[Reply]

    Fred Reply:

    Dawn, not sure but you definitely need to get an electrician. Sounds like something is seriously wrong with either the wiring coming into the house or a ground fault or arc somewhere. I would get some professional advice ASAP.

    [Reply]

  • Kolby responds...
    October 22nd, 2012 10:26 pm

    I’ve ran into this problem several times recently. Why does a a dryer or range that is supposed to have 220 across the incoming legs have 110 on both sides to neutral but not 220 when tested together. I came across one today where the range and dryer in the house were both like this.

    [Reply]

  • steve responds...
    November 12th, 2012 2:55 am

    I have an outbuilding with two underground 120’s coming off a single 60 amp breaker in the main building. One of the 120’s went out. The multi-meter is showing zero volts to ground on one of the leads (right side of the load center). The breaker at the main building is showing hot on both lines, so there must be a break in the line. Its going to take me a while to run a new entrance 2 ought down there. In the mean time is there any reason why I can’t consolidate some of the critical branch circuits onto the other side? I’ve checked amperage on some breakers at full load and they’re very low with flourescents – plenty of room to pull some of the leads from the right side to the left. I realize the breakers could trip with two much running on the outlets, but most of the branch circuits are overbuilt with 10 gauge and low amp breakers.

    [Reply]

  • Dan Hazelwood responds...
    January 3rd, 2013 7:18 pm

    great website….I’m wiring a tool shed for 110v from a 220 panel and zoned out, So I logged on to find where to tap the white wire and your article gave me that info.THANKS!

    [Reply]

  • m,mayo responds...
    February 13th, 2013 9:38 pm

    i have a fuse box with screw in fuses the power line from pole is cut. want to hook up portable generator to run whole house ,furnance,bathrom lights,bed room ,fridg how do you do it.also i hooked the generator to the two wires ;that the wires from pole would go but i only get power to one room what is wrong please help me its cold

    [Reply]

  • romita henry responds...
    November 10th, 2013 11:24 am

    My landlord just installed a new breaker box in my home. Everything worked fine until it got cold and had to turn the heating system on. (The weather was hot when installed) When you turn on the heat it runs on auto then when it shuts off the breaker goes off, and the heater does not come back on until you go out and flip the switch. What can be causing this to happen. It’s getting cold!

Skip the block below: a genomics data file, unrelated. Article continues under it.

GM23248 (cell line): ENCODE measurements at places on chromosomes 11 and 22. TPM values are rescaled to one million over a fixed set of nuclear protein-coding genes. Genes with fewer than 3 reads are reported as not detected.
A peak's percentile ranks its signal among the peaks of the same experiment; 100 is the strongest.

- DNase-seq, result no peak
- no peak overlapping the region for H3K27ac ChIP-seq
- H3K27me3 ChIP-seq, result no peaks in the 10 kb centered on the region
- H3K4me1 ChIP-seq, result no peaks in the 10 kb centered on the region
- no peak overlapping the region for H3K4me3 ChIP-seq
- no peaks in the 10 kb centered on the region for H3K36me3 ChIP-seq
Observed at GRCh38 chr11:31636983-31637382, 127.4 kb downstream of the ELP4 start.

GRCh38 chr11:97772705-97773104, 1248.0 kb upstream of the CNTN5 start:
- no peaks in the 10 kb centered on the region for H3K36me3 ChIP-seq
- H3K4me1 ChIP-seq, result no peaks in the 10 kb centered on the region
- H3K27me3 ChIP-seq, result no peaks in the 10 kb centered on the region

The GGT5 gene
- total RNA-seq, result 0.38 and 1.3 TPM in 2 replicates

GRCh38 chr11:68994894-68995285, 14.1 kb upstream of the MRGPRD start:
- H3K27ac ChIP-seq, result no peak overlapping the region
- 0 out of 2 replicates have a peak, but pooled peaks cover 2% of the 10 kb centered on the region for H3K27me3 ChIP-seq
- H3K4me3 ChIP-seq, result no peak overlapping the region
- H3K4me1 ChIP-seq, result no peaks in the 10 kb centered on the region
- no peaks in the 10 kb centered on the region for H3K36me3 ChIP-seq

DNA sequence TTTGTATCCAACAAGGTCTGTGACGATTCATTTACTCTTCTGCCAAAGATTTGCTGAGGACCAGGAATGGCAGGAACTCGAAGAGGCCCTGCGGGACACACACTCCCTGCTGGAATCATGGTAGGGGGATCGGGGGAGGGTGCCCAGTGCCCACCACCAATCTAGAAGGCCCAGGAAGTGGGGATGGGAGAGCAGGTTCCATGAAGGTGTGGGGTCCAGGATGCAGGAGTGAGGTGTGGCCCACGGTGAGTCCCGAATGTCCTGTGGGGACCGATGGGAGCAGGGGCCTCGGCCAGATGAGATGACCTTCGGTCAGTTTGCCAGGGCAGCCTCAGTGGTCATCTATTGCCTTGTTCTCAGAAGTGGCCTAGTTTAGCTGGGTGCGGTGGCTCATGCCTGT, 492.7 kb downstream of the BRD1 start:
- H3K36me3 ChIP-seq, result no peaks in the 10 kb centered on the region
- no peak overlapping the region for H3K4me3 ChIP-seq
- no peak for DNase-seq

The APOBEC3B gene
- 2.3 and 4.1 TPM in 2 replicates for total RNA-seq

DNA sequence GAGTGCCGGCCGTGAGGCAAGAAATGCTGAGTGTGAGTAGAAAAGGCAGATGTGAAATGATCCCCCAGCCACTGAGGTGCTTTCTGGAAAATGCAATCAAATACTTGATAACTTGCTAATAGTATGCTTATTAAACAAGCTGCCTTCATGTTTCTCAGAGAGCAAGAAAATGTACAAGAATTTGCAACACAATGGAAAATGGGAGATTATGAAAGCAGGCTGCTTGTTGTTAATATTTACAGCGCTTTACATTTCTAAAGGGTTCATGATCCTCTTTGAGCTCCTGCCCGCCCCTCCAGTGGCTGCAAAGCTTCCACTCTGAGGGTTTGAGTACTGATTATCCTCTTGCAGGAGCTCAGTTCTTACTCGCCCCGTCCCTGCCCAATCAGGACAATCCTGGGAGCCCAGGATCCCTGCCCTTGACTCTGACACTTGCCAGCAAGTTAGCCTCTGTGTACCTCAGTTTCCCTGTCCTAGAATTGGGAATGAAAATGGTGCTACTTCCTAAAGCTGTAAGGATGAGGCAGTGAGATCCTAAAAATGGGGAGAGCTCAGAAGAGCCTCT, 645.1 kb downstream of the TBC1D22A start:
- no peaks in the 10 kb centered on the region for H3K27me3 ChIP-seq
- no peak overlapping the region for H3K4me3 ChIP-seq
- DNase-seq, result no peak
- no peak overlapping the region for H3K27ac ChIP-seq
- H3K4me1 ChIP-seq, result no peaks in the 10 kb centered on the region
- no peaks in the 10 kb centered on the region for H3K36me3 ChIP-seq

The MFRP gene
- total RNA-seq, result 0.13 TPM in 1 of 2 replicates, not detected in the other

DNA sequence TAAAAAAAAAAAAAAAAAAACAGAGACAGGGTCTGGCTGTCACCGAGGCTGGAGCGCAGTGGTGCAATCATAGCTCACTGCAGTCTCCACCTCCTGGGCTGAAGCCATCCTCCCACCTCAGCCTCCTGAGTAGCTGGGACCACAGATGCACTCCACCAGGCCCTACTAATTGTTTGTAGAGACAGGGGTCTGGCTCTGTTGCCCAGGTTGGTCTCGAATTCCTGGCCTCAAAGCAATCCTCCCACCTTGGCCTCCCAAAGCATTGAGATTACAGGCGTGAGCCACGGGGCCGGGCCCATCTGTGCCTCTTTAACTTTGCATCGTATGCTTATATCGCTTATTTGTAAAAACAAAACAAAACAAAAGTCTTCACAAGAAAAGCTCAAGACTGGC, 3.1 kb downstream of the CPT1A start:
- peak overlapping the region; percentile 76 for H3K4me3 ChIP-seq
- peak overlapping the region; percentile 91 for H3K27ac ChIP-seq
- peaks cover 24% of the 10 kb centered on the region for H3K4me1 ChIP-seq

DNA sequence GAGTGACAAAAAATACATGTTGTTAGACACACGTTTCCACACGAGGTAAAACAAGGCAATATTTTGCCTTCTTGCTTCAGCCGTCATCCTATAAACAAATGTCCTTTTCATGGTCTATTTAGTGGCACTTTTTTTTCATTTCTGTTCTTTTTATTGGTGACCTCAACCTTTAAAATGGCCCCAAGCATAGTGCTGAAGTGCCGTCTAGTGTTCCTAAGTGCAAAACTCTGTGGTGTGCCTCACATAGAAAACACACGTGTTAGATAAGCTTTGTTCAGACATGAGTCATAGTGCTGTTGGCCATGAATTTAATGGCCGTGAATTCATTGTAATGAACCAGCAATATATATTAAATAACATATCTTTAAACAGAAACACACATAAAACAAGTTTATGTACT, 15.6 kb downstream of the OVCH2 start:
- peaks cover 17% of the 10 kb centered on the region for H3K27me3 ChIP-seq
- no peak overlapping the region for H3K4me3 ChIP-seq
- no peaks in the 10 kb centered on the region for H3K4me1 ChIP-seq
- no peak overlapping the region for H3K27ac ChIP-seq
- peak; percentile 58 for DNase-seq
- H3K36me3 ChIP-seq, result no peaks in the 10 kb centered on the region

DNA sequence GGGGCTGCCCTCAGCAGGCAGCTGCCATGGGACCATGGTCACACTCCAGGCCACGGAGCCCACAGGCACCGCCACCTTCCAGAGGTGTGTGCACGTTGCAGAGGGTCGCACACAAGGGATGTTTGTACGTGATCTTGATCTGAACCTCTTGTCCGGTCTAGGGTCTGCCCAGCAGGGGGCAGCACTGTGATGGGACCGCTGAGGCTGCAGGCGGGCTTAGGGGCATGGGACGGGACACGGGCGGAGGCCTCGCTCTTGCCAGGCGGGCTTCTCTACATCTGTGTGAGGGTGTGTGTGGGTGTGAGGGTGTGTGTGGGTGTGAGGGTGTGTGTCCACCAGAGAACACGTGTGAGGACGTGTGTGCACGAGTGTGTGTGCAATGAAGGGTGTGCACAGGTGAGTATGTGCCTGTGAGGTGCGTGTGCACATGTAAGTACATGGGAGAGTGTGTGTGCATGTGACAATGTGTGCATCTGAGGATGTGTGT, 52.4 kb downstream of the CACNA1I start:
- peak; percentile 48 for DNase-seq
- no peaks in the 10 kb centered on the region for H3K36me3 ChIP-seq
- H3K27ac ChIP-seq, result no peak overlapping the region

[Reply]

  • bruce responds...
    April 19th, 2014 4:30 pm

    i have a 100 amp service and the problem is as of yesterday i cant get my stove and electric dryer (both 220v and on seperete breakers) to work anymore. none of any breakers in box are triped.The rest of the house 110 circuits are working perfect accept for one room. i tested each 220 volt breakers and both have only 120 volts on only one leg of each breakers I tested main wire coming in from meter and one of the two big gauge wires has 120 volts the other doesnt baffled, could it be the digital meter outside bad ? they put that in months ago i havent done any wiring at all in house. would appricate help thank you

    [Reply]

    bruce Reply:

    i found problem , i had 3 -220 v breakers on 100 amp service the third on was for well pump that was never used anymore because of we have city water now ,but girlfreind went messing with fusebox and turned it on shorted every other breaker in fuse box the other breakers that didnt work were wall sockets that we didnt use I disconnected the wires to the 220 volt breaker and i have all the breakers working I didnt think a appliance short would short out every other breaker slot out but that is why i didnt have 220 stove and dryer After i fixed it i rechecked main 2 big wires both had 124 volts so the pump sorted out all the way to digital meter (which was blinking the voltage used on display so i am glad it worked out hope i helped someone else with same problem

    [Reply]

  • mike responds...
    August 24th, 2014 8:19 pm

    I was doing some simple electrical work today so had the circuit breakers shut off. After I was done I noticed my dryer (240v) wasn’t working, so I stuck a voltmeter in the outlet and it came up zero. I have flipped the circuit off/on a few time without luck. Is there something I am missing? Is there another fuse somewhere I may have fried?

    [Reply]

  • racheal responds...
    October 15th, 2014 10:39 pm

    In my breaker box four of my 220 are reading low and four of my 110 are reading low the rest are fine my stove and washer and dryer stop working

    [Reply]

  • Shelly responds...
    October 24th, 2014 4:28 pm

    I have 100 amp service and my furnace runs 2. 60 amp breaker what should be in panel box ?

    [Reply]

  • Erik Amundson Sr responds...
    November 22nd, 2014 2:44 pm

    On a 200 amp breaker box how many 220vlt 30amp breakers can I have? I will need at least 4 and 1- 50 amp. There will also be some 110 for lights and tools. this would be a service for my garage only. Thanks Erik

    [Reply]